Author’s Note: We were provided with a free copy of this novel in exchange for a fair and honest review.
Plot & Storyline Quality (1 point)
Lee’s latest novel is a far cry from her usual finesse. A Single Light is a bit of a disaster area in general (pun intended). From the meandering storyline, to the meaningless characters, to the Band-Aid style ending that seals the story’s festering wound, there isn’t much good here. Wynter, Chase, and all the rest pick up where they left off in the last novel. Everyone is underground in Noah’s interactive bunker of sorts, hiding from the prion disease and general mayhem above ground. Everything goes well until one day Noah doesn’t show up on the nightly live video feed that is their only contact with the outside. The residents grow restless and anxious, which leads to suspicion and accusation. When a woman goes crazy and stabs a fellow resident to death, her peers decide to serve up justice by locking her in the freezer (!?!?). Needless to say, her husband joins her, making the death tally read three (so far). When someone recognizes Wynter from news specials about her so called crime, she and Chase are put in custody. Wynter soon learns that Chase is not who he appears to be, and begins to wonder who she can trust. As one accident and catastrophe leads to another, Wynter will have to fight tooth and nail to survive. Needless to say, this novel contains endless violence – innumerable fight scenes, impossible survival sequences, and lots of blood and weaponry. If the reader can disregard the novel’s morbid tone and cold attitude towards the value of human life, they may come down with a case of motion sickness from the chaotic storyline. Additionally, the pointless cursing and edgy content do not fit in the supposed inspirational genre. Moreover, the cheap suspense elements, unusual characters, and corny romance scenes are not inspiring. As if this isn’t enough, we experience numerous rehashings about things that happened in the previous novel in the series. The main positive note here is the ending – typical though it may be – because it gives the reader reason to hope.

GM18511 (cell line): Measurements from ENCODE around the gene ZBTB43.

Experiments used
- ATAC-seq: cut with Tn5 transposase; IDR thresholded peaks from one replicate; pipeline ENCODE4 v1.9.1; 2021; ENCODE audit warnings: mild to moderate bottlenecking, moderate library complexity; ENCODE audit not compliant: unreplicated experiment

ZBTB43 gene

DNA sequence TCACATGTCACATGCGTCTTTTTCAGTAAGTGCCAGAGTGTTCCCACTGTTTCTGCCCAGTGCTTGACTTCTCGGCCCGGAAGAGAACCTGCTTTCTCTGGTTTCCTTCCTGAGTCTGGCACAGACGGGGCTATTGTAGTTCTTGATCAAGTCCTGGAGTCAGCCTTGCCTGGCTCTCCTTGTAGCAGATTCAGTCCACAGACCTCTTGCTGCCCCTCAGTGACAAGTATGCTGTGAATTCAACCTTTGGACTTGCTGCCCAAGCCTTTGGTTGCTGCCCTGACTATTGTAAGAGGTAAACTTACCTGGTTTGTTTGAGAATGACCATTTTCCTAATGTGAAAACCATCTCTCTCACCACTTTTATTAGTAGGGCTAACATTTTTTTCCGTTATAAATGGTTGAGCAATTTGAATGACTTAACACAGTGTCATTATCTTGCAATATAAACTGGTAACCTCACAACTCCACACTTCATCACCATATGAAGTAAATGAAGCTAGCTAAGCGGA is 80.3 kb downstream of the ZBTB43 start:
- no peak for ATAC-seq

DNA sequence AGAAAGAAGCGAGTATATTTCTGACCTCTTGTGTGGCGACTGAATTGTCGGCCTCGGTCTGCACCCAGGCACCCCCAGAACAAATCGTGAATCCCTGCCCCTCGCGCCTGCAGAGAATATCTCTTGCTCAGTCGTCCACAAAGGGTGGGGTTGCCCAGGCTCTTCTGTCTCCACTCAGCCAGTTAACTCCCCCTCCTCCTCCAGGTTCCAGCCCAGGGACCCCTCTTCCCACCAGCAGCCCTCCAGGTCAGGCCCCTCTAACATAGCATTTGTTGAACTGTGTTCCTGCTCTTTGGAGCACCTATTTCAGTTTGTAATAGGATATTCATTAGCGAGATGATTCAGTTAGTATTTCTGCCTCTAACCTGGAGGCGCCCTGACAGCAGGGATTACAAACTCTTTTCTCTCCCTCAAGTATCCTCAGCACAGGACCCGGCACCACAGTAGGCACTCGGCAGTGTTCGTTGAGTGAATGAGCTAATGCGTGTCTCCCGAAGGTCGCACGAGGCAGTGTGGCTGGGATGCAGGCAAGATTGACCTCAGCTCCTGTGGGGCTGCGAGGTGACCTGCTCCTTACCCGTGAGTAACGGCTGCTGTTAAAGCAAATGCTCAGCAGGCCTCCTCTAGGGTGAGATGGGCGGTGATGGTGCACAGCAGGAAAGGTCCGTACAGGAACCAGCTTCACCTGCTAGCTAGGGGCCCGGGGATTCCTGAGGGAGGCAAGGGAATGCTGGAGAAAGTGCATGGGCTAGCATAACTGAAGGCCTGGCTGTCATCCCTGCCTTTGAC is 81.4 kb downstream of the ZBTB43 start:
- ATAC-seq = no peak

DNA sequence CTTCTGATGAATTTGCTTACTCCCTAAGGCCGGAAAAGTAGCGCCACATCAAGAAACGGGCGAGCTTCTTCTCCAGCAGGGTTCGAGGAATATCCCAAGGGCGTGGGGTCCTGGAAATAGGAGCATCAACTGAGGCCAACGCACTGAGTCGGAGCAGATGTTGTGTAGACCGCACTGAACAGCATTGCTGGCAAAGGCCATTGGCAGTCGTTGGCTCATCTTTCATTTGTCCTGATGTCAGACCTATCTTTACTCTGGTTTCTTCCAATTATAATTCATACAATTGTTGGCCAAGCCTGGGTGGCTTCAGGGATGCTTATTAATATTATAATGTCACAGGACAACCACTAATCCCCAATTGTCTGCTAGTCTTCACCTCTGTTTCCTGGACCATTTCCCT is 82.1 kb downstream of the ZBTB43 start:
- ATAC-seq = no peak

The novel also has a fairly complex storyline and a few mildly interesting dialogue sequences. These factors earn Lee a below average score in this section
Character Development (.5 point)
Because our goal on this blog is not to spread negativity, this section will be brief. First, Chase, the corny male, seems exist only to be the character with two-day old stubble and military muscles shining in the moonlight. Second, the protagonist is rash and wishy-washy. Wynter seems to teeter between the edge of sanity and a normal person’s conscience throughout the entire novel. While she is the best character, it us hard to get to know her in between explosions and mortal wounds. Third, the antagonists are numerous, but don’t worry, most of them die quickly. Finally, Otto is a great minor character with a senseless tragic end. Absolutely the very last sentence…
…Lee earns a half point here for her Otto character and for her reasonably good protagonist.
Creativity & Originality (.5 point)
Finally, there is not much creativity to speak of here. Any that does exist comes from the previous novel and is repurposed in this one – thus earning her a half point in creativity. Lee is better than this. We have seen great work from her many times before, and know she can do it again. But in the meantime, we do not recommend that anyone make this novel into a movie. Instead, they should look at her last novel, The Line Between, for content that would make a great Christian movie or series.
Wish List Rating: 2 out of 10 points